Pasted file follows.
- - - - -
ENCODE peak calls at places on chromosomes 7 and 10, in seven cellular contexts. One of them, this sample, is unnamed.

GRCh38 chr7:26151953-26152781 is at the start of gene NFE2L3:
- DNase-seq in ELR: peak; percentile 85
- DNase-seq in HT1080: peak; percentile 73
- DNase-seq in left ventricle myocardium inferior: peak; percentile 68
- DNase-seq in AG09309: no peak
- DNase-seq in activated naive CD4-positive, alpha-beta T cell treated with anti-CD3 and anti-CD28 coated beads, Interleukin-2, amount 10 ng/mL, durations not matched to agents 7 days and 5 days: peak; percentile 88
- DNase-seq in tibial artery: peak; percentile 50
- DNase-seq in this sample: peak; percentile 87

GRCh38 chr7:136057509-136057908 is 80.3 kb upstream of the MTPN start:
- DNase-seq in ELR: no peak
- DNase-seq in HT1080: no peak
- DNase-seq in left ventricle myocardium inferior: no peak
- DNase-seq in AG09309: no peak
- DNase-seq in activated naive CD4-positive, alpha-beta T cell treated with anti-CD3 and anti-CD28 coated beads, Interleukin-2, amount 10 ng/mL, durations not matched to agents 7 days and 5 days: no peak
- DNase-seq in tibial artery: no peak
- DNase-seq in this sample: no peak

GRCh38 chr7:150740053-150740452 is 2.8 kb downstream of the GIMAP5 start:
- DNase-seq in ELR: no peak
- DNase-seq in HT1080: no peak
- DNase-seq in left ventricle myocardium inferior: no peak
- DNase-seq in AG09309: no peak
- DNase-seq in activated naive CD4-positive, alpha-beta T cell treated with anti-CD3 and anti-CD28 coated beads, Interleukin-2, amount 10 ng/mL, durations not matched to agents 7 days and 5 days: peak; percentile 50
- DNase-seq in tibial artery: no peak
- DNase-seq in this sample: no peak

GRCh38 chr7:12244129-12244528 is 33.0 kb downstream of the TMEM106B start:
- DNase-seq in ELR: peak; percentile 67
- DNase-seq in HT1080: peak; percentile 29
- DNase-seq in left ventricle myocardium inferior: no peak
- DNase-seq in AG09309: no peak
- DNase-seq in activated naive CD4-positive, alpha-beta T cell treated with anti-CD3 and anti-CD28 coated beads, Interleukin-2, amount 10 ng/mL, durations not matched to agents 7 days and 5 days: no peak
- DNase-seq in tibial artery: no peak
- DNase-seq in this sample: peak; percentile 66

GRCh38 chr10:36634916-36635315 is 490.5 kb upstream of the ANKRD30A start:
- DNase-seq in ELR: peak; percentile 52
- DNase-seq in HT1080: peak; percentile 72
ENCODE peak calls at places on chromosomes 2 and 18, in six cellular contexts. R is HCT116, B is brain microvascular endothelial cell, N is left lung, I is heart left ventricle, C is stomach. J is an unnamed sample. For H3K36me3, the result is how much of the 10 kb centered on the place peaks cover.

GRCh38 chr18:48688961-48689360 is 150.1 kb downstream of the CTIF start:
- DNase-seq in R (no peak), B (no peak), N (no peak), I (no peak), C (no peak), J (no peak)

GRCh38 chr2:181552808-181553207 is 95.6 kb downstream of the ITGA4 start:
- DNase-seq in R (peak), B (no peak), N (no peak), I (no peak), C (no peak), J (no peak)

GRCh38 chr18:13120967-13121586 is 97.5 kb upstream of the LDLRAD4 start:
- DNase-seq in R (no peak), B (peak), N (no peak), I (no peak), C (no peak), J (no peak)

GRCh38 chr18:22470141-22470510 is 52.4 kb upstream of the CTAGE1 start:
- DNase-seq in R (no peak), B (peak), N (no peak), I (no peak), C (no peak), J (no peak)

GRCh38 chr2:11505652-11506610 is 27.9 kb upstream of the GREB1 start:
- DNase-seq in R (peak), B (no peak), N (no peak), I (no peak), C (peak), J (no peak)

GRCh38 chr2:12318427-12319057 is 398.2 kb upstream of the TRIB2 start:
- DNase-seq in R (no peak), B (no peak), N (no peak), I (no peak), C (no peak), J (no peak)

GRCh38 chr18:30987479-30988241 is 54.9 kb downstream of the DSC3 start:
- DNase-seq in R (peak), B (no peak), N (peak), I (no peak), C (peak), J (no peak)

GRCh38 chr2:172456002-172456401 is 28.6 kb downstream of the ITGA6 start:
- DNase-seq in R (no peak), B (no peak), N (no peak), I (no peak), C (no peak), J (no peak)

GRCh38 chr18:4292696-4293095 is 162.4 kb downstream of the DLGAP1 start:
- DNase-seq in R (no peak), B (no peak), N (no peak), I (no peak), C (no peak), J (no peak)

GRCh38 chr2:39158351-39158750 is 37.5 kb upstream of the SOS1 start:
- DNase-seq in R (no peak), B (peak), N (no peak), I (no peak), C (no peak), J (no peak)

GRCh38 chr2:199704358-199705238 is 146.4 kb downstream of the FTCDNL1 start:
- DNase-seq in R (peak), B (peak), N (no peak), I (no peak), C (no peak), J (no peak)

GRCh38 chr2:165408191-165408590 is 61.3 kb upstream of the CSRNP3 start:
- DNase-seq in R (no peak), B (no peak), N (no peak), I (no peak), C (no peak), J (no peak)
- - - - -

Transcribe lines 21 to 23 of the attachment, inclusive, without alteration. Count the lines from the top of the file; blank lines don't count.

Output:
- DNase-seq in left ventricle myocardium inferior: no peak
- DNase-seq in AG09309: no peak
- DNase-seq in activated naive CD4-positive, alpha-beta T cell treated with anti-CD3 and anti-CD28 coated beads, Interleukin-2, amount 10 ng/mL, durations not matched to agents 7 days and 5 days: peak; percentile 50